|Signed||19 October 1466|
|Location||Thorn (Toruń), Poland|
| King Casimir IV Jagiellon |
Grand Master Ludwig von Erlichshausen
|Parties|| Kingdom of Poland |
State of the Teutonic Order
The Peace of Thorn or Toruń of 1466, also known as the Second Peace of Thorn or Toruń (Polish : drugi pokój toruński; German : Zweiter Friede von Thorn), was a peace treaty signed in the Hanseatic city of Thorn (Toruń) on 19 October 1466 between the Polish king Casimir IV Jagiellon and the Teutonic Knights, which ended the Thirteen Years' War, the longest of Polish–Teutonic wars.
The treaty was signed in the Artus Court,and afterward a mass was held in the Gothic Franciscan Church of the Assumption of the Blessed Virgin Mary to celebrate the peace treaty.
The treaty concluded the Thirteen Years' War which had begun in February 1454 with the revolt of the Prussian Confederation, led by the cities of Danzig (Gdańsk), Elbing (Elbląg), Kulm (Chełmno) and Thorn, and the Prussian gentry against the rule of the Teutonic Knights in the Monastic State, in order to join the Kingdom of Poland.
Both sides agreed to seek confirmation from Pope Paul II and Holy Roman Emperor Frederick III, but the Polish side stressed (and the Teutonic side agreed) that this confirmation would not be needed for validation of the treaty. The peace talks were held in Nieszawa (present-day Mała Nieszawka) from 23 September 1466,and in the final stages moved to Toruń.
In the treaty, the Teutonic Order renounced any claims to the territories of Gdańsk/Eastern Pomerania and Chełmno Land, which were reintegrated with Poland,and the region of Elbing (Elbląg) and Marienburg (Malbork), and the Bishopric of Warmia, which were also recognized as part of Poland. The eastern part remained with the Teutonic Order as a fief and protectorate of Poland, also considered an integral part of "one and indivisible" Kingdom of Poland. The Roman Catholic Diocese of Chełmno became a suffragan of the Archdiocese of Gniezno.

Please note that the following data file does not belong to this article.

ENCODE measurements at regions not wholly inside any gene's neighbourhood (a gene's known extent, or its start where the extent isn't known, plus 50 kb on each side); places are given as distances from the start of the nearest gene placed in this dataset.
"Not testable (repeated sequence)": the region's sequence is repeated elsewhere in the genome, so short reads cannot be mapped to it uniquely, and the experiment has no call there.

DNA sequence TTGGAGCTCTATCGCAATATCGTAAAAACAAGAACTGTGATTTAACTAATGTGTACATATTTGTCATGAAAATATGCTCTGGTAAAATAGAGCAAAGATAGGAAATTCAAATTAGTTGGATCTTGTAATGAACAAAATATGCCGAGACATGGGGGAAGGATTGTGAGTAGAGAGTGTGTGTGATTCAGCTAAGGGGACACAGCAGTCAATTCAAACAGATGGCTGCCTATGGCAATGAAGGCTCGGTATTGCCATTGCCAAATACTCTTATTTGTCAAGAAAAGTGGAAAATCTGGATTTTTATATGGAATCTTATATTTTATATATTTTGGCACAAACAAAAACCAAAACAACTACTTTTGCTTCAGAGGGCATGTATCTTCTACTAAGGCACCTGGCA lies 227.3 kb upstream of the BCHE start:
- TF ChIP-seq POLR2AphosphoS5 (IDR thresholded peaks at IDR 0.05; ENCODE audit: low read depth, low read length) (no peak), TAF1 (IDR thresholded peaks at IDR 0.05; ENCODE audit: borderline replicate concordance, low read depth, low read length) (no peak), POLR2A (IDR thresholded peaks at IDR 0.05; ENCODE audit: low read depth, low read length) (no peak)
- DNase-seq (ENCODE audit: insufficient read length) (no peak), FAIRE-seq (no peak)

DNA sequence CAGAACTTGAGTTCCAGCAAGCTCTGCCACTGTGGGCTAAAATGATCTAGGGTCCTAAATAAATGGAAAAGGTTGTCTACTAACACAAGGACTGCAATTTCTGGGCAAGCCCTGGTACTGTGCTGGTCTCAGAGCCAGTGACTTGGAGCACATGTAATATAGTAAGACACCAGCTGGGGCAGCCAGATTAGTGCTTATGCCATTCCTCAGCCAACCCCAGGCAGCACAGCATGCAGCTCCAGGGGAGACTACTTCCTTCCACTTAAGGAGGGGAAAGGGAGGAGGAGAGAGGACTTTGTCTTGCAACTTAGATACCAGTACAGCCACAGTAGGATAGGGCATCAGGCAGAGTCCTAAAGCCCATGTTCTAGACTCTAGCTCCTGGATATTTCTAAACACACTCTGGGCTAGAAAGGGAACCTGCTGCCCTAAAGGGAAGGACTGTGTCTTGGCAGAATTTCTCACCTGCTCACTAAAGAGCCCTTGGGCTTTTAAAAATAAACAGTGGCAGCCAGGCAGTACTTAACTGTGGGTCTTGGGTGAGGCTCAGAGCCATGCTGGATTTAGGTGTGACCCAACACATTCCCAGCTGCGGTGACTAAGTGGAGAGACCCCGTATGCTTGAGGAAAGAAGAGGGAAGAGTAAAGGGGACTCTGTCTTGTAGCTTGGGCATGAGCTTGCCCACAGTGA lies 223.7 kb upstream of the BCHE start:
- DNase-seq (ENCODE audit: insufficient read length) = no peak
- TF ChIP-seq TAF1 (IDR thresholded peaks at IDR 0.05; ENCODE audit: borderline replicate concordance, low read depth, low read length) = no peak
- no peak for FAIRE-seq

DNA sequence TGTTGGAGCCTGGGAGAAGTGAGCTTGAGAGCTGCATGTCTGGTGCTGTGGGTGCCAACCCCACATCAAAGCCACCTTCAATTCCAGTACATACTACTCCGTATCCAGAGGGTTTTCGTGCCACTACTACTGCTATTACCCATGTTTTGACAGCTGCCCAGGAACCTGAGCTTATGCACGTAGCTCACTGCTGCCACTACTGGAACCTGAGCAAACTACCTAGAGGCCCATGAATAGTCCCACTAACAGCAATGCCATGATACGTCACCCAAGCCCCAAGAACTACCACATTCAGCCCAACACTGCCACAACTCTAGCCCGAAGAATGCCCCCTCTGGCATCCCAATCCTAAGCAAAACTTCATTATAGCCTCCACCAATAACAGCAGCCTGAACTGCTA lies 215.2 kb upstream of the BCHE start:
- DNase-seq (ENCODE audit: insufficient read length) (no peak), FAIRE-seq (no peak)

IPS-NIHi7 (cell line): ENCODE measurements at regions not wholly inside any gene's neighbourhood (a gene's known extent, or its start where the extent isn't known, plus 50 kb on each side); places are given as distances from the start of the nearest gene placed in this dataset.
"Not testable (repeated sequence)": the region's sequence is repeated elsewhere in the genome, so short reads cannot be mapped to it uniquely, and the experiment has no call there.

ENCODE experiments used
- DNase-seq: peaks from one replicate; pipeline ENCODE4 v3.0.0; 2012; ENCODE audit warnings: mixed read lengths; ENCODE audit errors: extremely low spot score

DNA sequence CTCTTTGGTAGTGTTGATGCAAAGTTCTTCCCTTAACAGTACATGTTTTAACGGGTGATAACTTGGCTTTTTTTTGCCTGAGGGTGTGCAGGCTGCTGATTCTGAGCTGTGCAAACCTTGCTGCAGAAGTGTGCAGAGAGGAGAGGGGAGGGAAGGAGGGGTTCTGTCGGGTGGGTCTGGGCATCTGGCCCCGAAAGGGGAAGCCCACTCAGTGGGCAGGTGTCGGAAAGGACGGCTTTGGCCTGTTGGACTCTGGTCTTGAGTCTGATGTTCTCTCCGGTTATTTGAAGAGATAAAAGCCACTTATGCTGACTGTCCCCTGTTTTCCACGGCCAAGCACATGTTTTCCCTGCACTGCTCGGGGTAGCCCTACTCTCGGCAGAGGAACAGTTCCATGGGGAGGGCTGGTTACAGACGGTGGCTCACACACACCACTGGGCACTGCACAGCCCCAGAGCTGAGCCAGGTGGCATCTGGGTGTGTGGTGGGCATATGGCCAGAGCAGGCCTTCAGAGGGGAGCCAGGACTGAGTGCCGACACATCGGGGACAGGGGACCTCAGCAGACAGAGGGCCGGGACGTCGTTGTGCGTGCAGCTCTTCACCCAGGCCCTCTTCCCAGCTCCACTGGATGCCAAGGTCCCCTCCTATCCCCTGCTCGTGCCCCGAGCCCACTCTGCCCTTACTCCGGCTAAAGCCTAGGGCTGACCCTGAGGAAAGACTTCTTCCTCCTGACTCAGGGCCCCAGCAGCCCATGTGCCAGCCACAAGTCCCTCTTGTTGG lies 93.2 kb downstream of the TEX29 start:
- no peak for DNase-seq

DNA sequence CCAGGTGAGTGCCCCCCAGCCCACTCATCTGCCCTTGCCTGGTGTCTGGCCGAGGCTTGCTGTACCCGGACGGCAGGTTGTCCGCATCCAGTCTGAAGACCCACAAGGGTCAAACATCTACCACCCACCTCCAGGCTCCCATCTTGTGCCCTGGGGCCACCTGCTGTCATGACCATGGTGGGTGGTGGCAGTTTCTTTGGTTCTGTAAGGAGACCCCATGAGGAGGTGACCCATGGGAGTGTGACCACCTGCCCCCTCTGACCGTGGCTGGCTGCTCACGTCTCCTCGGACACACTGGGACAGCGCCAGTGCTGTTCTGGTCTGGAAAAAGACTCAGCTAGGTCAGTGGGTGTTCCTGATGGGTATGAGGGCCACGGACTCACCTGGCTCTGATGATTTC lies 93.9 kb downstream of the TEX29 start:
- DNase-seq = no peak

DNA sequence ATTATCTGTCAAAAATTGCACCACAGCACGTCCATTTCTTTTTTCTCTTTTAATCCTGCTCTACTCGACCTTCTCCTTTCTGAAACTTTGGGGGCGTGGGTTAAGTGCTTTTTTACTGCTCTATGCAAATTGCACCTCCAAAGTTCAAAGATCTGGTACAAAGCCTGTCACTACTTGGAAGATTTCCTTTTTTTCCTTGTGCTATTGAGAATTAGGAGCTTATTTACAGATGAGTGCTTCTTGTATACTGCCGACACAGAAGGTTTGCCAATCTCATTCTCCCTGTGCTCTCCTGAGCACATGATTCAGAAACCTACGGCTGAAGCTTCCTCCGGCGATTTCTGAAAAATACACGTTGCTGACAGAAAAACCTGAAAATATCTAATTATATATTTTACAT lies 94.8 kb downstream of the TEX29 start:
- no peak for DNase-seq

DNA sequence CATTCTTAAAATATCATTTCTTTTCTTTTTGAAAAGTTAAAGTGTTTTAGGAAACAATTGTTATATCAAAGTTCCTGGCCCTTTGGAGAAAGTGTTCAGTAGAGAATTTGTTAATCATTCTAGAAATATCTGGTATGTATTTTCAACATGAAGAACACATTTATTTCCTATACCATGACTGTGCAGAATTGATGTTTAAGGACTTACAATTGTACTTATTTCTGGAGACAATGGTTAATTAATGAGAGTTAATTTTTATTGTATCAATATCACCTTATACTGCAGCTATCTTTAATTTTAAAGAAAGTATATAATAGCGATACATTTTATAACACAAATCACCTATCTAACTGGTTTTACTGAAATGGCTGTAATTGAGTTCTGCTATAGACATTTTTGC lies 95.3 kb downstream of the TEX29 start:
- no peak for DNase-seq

From now on, every Grand Master of the Teutonic Order was obliged to swear an oath of allegiance to the reigning Polish king within six months of taking office, and any new territorial acquisitions by the Teutonic Order, also outside Prussia, would also be incorporated into Poland.The Grand Master became a prince and counselor of the Polish king and the Kingdom of Poland. Poles were to be admitted to the Teutonic Order. The Teutonic Knights were obliged to help Poland in the event of war, and were forbidden to wage war against Catholics without the consent of Polish kings. Any prisoners of war on both sides were to be released.
The treaty also dismissed any possibility of releasing the Teutonic Order from dependence to Poland or of any revision of the terms of the treaty by referring to any foreign authority, including imperial and papal.